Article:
Before You Buy, Authenticate!

Whenever possible, purchase your charms from authorized retailers that way you know you are receiving an authentic charm.  If you must purchase from secondary sources (ebay, bonanza, etc.), as is often the case for charms released more than 2 years ago (outlets will often carry charms that were released ~2 years prior) here are some things to consider when trying to determine whether a charm is authentic or not:

Check the photos.  If there are only stock photos provided, there is a chance that the actual item is not authentic.  Always ask for the seller to provide photos of the actual item from multiple angles, including the clasp.  Once you have photos of the actual charm, compare them to the individual charm photos.  Use photos of known authentic charms whenever available, as they tend to show more detail.  Most of the time a stock photo accurately represent the charm, but sometimes final details are left out.  Be sure to look for the small details, as these are often left off or are inauthentic charms.

Once your charm arrives, be sure to re-compare your charm with photos of the authentic charm.  There have been times when a seller will use a photo of an authentic charm, only to send out an inauthentic charm to the buyer.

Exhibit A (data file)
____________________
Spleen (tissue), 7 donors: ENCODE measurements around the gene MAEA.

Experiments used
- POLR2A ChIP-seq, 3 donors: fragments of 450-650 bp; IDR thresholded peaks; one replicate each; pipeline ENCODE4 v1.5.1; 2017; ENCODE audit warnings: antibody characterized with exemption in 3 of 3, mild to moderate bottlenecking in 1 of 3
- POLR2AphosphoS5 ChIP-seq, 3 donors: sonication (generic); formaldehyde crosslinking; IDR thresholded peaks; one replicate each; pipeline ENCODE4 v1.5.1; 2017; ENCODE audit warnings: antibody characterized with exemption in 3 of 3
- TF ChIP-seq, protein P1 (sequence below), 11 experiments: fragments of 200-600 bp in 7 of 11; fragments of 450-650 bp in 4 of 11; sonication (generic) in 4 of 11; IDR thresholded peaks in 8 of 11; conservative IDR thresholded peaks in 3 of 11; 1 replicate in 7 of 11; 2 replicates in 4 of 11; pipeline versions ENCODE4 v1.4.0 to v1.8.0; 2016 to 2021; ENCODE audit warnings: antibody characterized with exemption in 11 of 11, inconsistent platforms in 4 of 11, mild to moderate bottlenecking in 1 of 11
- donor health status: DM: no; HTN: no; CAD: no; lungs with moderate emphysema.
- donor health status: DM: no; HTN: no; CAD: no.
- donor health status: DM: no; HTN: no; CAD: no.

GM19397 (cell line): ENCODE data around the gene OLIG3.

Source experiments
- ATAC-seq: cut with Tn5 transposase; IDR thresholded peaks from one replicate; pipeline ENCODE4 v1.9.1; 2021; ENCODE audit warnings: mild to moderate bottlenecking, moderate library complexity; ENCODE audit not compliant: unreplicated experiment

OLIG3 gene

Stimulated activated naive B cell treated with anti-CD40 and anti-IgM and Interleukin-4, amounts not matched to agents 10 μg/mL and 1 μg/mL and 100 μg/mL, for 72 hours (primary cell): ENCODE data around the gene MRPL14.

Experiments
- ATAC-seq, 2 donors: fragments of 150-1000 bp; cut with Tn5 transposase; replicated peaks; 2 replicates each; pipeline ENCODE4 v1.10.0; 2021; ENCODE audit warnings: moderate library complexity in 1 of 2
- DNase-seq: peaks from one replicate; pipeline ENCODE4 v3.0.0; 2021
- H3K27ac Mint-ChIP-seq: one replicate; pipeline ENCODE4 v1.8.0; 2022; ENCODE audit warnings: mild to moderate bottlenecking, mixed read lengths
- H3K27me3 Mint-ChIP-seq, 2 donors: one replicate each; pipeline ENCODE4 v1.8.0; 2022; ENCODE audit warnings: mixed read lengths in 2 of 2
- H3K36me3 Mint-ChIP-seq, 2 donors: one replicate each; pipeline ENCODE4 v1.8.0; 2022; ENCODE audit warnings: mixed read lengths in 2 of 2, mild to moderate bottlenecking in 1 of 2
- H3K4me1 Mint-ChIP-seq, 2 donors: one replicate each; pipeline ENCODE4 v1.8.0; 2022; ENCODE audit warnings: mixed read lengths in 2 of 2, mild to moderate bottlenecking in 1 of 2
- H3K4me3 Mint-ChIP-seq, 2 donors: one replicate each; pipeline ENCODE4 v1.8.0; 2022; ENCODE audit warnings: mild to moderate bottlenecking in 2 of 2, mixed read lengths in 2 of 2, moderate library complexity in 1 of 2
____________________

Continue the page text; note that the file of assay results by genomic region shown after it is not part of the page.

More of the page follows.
What clasp is appropriate?  Juicy has changed the size and style of the clasp multiple times.  Check the Charm Clasps and LE Hangtags page for more information.  If the charm size/style isn’t appropriate for the year of release it is likely not authentic.

Juicy did not begin releasing charms with a silver clasp until 2008, so any charm from before this time should have a gold clasp.  Since 2008, many charms originally produced with a gold clasp have been re-released with a silver clasp.  To be sure, check the individual charm listing to see what clasp(s) are appropriate for the charm.

What box did the charm originally come in?  These days, many of the older charms are being sold without a box, or charms are being sold in the wrong box.  If the charm is sold with a box, check the individual charm listing  to see what box(es) the charm may have been released in.  

Does the box have the original tags?  If the listing claims that the charm comes in an original tagged box, ask for photos of the tag.  The tag should have the appropriate YJRU style number, name, and other appropriate information available.  See the Understanding Charm Tags Page and the individual charm listing  for additional information.

What is the listing price?You know the old saying, if it seems too good to be true, it probably is!  Charms that are currently or were recently on sale at retailers and outlets tend to have a lower price associated with them, as do charms that don’t have a high demand.  Older, harder to find charms typically sell for higher prices.  An easy way to determine the going rate for a particular charm is to do a completed listing check on or to see what the charm has been selling for within the recent past.  If the price seems too good to be true (especially if it’s a ‘Buy It Now’ price), be sure that the photos and other information available coincide with information for the authentic charm.